Sample Letter/Email of Support from Concerned Citizens to Be Filed with the FCC:
Honorable Julius Genachowski, Chairman
Commissioner Michael J. Copps
Commissioner Robert M. McDowell
Commissioner Mignon Clyburn
Commissioner Meredith Attwell Baker
Federal Communications Commission
445 Twelfth Street SW
Washington, DC 20554
Re: CG Docket Nos. 03-123 and 10-51
Dear Chairman Genachowski and Commissioners Copps, McDowell, Clyburn, and Baker,
As someone with a strong belief in equal access for disabled people, I am deeply concerned about the FCC's proposed significant reduction in TRS reimbursement rates. It is important that deaf individuals be able to communicate by videophone in American Sign Language using VRS. This life-altering broadband service is a vital link that connects deaf people to the hearing community.
Ensuring that deaf individuals have access to VRS and encouraging improvements in VRS should be a high priority for you as Chairman and Commissioners of the Federal Communications Commission (FCC). The Americans with Disabilities Act (ADA) requires the FCC to make available to all deaf individuals nationwide "functionally-equivalent" communications.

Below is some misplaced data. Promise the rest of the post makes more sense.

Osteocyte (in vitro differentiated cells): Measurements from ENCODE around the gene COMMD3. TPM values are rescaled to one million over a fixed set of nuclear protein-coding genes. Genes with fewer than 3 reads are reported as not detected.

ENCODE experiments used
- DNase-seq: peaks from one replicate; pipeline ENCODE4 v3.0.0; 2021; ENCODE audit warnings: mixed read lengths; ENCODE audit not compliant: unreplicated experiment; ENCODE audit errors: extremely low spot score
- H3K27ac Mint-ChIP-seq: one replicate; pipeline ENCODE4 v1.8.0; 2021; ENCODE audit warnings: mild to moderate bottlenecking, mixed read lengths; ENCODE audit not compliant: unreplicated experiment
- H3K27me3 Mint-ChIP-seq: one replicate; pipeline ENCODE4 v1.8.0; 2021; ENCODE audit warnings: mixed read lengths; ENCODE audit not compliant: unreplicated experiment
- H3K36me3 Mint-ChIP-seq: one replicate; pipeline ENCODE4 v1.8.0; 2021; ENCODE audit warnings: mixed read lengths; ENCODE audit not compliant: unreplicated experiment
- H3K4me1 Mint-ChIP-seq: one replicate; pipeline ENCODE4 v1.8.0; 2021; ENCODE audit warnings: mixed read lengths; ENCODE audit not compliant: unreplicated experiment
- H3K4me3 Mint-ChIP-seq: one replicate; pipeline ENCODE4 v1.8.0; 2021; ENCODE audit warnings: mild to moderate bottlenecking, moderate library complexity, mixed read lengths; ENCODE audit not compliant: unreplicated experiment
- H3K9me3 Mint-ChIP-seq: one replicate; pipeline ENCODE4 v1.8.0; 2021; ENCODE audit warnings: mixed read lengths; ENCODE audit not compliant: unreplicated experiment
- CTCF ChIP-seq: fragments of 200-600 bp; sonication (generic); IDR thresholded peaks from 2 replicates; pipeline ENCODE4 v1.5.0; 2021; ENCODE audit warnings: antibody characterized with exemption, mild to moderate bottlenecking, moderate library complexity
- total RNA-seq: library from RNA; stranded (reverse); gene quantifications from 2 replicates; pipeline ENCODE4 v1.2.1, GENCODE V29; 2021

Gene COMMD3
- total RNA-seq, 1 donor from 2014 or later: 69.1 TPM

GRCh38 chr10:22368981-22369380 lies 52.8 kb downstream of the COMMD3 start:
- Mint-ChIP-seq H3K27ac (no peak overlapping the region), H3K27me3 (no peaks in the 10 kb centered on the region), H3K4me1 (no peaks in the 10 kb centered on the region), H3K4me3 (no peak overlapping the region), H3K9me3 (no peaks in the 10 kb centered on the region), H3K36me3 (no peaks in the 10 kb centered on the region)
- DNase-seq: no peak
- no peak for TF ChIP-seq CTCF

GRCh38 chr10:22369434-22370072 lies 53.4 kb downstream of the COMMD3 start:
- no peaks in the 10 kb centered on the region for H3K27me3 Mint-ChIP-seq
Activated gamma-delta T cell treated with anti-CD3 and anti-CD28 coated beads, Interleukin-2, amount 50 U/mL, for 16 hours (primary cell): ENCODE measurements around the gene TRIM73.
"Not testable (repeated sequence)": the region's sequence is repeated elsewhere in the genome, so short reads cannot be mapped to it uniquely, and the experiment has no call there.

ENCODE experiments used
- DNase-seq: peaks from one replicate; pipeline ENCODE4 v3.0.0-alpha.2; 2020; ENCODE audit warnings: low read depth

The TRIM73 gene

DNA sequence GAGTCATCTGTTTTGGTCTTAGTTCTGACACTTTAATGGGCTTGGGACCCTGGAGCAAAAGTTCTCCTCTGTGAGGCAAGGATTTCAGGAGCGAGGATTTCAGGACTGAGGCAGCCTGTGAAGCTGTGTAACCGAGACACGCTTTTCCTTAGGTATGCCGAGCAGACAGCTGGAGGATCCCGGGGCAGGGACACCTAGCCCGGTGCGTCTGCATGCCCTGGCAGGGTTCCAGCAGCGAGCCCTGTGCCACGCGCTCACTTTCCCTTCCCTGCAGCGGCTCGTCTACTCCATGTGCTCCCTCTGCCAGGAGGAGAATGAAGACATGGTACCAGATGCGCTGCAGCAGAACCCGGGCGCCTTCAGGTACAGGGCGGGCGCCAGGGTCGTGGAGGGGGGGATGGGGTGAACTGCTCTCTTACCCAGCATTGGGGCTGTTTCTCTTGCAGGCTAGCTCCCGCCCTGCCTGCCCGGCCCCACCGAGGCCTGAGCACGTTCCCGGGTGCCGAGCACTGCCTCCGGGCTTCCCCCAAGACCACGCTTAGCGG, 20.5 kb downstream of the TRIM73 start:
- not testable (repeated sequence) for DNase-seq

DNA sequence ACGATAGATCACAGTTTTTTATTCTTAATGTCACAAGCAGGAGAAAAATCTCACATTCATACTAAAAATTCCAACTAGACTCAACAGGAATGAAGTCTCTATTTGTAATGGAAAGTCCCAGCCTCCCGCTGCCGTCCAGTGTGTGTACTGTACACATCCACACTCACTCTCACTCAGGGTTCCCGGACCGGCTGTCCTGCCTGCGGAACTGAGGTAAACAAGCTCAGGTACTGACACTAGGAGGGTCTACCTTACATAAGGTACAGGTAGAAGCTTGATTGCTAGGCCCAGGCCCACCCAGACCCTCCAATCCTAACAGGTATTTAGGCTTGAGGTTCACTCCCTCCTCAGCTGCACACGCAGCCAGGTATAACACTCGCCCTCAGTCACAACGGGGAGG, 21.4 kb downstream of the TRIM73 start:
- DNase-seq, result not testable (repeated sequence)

You will soon determine the future of VRS. When you set the VRS rate, you will determine whether America makes progress toward the statutory goals of functional equivalence, nationwide access and inclusion – or force deaf users to revert to TTY communications. And, you will determine whether VRS fulfills its potential to drive broadband adoption by the deaf, even in the face of poverty and isolation.
I was deeply disturbed to see the Commission's recent Public Notice on VRS rates. These proposals would put an end to VRS as we know it. One employer has already stated that if these proposed rates are adopted, the company would head into bankruptcy. This would be disastrous for deaf VRS users.
The FCC should be increasing the availability and use of VRS, not cutting back. You should adopt a rate that encourages continuing improvements in VRS technology and continues to improve services levels. Recent developments in VRS are a good example of how the service can be improved, such as enhanced 911 services, 10-digit numbering, a larger and better-trained pool of interpreters and better videophones with an array of enhanced features. Monthly payments for broadband are a big expense for many deaf people, and instead of trying to cut back on VRS, you should be exploring ways to make VRS over broadband more affordable to deaf individuals.